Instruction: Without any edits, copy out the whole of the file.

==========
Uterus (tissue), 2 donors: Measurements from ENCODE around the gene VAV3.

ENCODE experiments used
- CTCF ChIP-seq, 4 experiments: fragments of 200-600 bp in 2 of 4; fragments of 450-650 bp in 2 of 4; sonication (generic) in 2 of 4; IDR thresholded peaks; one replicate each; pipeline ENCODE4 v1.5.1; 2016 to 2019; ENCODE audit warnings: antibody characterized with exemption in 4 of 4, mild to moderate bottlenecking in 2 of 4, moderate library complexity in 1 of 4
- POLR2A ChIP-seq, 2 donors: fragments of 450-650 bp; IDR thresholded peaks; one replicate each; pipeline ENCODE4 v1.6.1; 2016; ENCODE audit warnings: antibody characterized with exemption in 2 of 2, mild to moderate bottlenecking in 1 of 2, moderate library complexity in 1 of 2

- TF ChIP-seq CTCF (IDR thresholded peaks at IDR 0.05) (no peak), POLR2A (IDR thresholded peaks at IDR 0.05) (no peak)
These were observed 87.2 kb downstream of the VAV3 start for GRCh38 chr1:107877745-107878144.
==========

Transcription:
Uterus (tissue), 2 donors: Measurements from ENCODE around the gene VAV3.

ENCODE experiments used
- CTCF ChIP-seq, 4 experiments: fragments of 200-600 bp in 2 of 4; fragments of 450-650 bp in 2 of 4; sonication (generic) in 2 of 4; IDR thresholded peaks; one replicate each; pipeline ENCODE4 v1.5.1; 2016 to 2019; ENCODE audit warnings: antibody characterized with exemption in 4 of 4, mild to moderate bottlenecking in 2 of 4, moderate library complexity in 1 of 4
- POLR2A ChIP-seq, 2 donors: fragments of 450-650 bp; IDR thresholded peaks; one replicate each; pipeline ENCODE4 v1.6.1; 2016; ENCODE audit warnings: antibody characterized with exemption in 2 of 2, mild to moderate bottlenecking in 1 of 2, moderate library complexity in 1 of 2

- TF ChIP-seq CTCF (IDR thresholded peaks at IDR 0.05) (no peak), POLR2A (IDR thresholded peaks at IDR 0.05) (no peak)
These were observed 87.2 kb downstream of the VAV3 start for GRCh38 chr1:107877745-107878144.